Coffee has a long-standing link with Ethiopia. It was domesticated on the Ethiopian plains thousands of years ago, and has become part of local traditions and community rituals. For millennia, families have been toasting coffee berries, grinding them in a mortar, then offering the coffee as part of an impressive ritual – a ceremony that lasts almost an hour and exhibits hospitality, friendship and respect.
Ninety percent of Ethiopian coffee is a product of small-scale producers. Twenty percent is found in the forest: some is cultivated among the trees and some is wild. It is this small portion of wild forest coffee that is most precious.
A Slow Food Presidium has been established in the Harenna forest, one of the biggest in Ethiopia, within the Bale Mountains National Park (in the Oromia region), 350 km south of the capital Addis Ababa. The landscape here is a world away from the classic plantations: the coffee plants (Arabica species) are spread out and the producers move around the undergrowth, collecting the wild coffee berries in the wicker baskets attached to their sides. After this phase, the coffee isn’t washed (the rinsing of beans in water and the fermentation process are crucial phases for the Latin American coffee Presidia), but is instead immediately dried (technically this is defined as “natural coffee”).
The Presidium is involved at this phase, improving the harvest (thanks to the more accurate selection of ripe berries) and the drying process (thanks to the acquisition and the installation of a suspended net, essentially a sunbed in which the coffee is sorted).
Year upon year, the sensory profile of the coffee has improved and appreciation of the Harenna forest wild coffee is continually-growing among roasters, whether small or artisanal, national or international. Some of them have even visited the forest and met the collectors, exchanging ideas and suggestions on the management of the product.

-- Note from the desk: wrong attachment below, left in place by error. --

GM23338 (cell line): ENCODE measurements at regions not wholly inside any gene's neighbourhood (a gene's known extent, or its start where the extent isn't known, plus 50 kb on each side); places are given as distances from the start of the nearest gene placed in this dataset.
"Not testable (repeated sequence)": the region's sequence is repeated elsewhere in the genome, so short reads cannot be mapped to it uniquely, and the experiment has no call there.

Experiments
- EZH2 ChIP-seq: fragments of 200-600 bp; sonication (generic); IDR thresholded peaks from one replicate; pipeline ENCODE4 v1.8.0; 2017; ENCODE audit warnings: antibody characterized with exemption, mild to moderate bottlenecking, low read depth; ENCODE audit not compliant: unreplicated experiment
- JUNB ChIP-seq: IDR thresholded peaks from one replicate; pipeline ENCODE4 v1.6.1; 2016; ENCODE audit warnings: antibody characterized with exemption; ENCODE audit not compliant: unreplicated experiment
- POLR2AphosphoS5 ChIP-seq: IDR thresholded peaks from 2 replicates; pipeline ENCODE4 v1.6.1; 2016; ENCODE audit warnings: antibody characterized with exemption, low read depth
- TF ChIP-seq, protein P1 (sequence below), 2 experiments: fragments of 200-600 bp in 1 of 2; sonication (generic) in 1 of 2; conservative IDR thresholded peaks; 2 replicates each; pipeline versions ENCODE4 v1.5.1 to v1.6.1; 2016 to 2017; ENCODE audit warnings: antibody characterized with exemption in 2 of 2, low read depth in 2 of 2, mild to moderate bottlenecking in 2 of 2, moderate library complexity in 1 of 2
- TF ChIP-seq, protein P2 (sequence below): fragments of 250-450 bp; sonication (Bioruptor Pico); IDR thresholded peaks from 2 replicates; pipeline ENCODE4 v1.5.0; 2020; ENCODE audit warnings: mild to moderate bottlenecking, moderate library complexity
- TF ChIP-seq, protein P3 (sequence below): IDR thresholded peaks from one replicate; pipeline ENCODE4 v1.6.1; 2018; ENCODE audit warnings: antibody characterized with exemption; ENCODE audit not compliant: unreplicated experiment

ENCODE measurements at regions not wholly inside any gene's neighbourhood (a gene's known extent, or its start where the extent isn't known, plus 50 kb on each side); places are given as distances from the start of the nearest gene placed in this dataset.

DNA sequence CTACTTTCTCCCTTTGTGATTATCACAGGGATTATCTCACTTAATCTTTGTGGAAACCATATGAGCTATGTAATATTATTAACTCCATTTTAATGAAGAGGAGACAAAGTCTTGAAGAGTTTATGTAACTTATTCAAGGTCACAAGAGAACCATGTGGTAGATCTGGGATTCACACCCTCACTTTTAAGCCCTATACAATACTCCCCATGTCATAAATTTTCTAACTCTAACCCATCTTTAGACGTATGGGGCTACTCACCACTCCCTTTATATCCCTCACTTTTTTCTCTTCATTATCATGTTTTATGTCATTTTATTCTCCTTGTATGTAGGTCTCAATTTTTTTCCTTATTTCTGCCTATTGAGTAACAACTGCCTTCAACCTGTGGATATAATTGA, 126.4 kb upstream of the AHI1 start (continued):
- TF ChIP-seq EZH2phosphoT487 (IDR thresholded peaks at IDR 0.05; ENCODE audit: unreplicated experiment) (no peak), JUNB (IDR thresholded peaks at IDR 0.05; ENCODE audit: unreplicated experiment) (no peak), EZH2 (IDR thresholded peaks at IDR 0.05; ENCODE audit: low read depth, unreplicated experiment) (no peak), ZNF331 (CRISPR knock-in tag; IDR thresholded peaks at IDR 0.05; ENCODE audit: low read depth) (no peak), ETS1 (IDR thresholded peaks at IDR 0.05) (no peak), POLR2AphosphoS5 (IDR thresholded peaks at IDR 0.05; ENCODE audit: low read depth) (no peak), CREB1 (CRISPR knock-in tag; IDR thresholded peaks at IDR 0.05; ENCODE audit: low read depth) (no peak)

Today there are around a hundred producers, united in two cooperatives. Through the Oromia Union, they export their coffee to Italy. The operation is still small, yet significant considering how far it has come. Previously, producers would cross berries of varying grades of maturity to then be sundried (where sometimes they would partly rot, owing to the humidity) and sell them cheaply to travelling merchants, without any organization or technical assistance.
Since 2012, the coffee from the Harenna forest has become packaged under the Slow Food brand and, since 2015, it has become part of a Lavazza blend: Etigua (a combination with the Huehuetenango Highland Coffee Presidium in Guatemala). The producers, who before the Presidium rarely left the forest to visit local villages, now participate in training and events in Addis Ababa, but also abroad. They are also often visited by journalists from all over the world. A 2007 documentary tells their story and that of their extraordinary region.